Considering that camels are few and far between in America, it’s hard to believe a law would ever need to be passed about them, let alone in regard to driving. But Nevada actually has a law preventing camels from crossing highways. Camels were increasingly being imported to the state in the 1800s to help move supplies across the country as part of the U.S. Army Camel Corps. Even though cars eventually got rid of this need, it didn’t get rid of the plethora of camels. So, they had to introduce a ban on camels crossing highways in the early 19th century to ensure the animals weren’t getting in the way of traffic.
If you live in the United States, you’re likely a fan of Dunkin’ Donuts. But you may not be aware of some of the ridiculous rules about parking outside of this establishment. The community of South Berwick, Maine has actually passed a law making it illegal to park within 25 feet of Dunkin’ Donuts. “Studying the parking laws, it's clear that the town simply uses the coffee-and-doughnut chain as a reference point for acceptable parking zones on a specific street,” Car and Driver explains about this unusual rule.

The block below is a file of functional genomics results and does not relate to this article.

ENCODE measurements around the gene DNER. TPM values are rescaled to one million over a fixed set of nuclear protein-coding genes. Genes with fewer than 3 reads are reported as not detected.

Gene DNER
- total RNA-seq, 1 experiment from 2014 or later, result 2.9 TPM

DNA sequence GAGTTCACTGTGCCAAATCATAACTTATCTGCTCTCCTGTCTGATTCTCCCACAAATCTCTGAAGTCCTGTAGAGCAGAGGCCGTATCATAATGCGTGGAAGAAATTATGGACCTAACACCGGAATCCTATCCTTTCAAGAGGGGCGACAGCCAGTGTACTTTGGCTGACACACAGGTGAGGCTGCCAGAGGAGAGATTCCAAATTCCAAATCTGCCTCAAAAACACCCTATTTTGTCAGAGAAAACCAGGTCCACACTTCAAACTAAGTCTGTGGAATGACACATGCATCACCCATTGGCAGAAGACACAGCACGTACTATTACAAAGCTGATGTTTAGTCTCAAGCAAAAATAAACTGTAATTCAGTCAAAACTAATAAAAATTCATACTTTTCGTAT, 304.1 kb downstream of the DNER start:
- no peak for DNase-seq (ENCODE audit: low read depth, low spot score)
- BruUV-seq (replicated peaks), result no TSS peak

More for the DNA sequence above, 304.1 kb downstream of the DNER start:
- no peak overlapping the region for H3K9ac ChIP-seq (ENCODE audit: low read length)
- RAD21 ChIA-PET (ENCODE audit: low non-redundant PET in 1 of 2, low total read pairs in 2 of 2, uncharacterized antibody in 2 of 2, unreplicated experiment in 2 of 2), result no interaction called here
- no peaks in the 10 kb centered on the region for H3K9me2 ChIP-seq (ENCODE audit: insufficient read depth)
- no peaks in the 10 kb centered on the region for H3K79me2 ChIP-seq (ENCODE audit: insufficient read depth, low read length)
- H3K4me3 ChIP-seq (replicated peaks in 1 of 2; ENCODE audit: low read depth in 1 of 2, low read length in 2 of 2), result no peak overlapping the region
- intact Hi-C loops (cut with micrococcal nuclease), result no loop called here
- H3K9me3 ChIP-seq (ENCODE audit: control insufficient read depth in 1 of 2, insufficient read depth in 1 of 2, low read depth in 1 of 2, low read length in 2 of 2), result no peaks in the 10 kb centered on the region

While most drivers likely think there are no restrictions on using their vehicle’s horn- after all, it can be necessary to ensure safety in certain situations- if you’re driving in Arkansas, you better think twice.
In 1938, the state introduced a law that allows for drivers to be penalized if they honk their horn after 9pm. It was originally created because folks would honk their horns outside of sandwich shops or beverage stands when they wanted their orders (‘tis was the days of drive-in movies and restaurants). But since the law doesn’t specify this, technically anyone could be fined for using their horn late at night.
They say if someone has a messy home, then their car is likely messier. Considering cars don’t come with built-in garbage cans, sometimes it can be convenient to throw your McDonald’s wrapper or old coffee cup in the backseat. But the town of Hilton Head, South Carolina has actually made it illegal to store trash in your car. This seems like a pretty ambiguous law- does this mean you can’t have any trash in your car? Even more, it also seems pretty ridiculous, considering that no one is being hurt by another person’s messy car.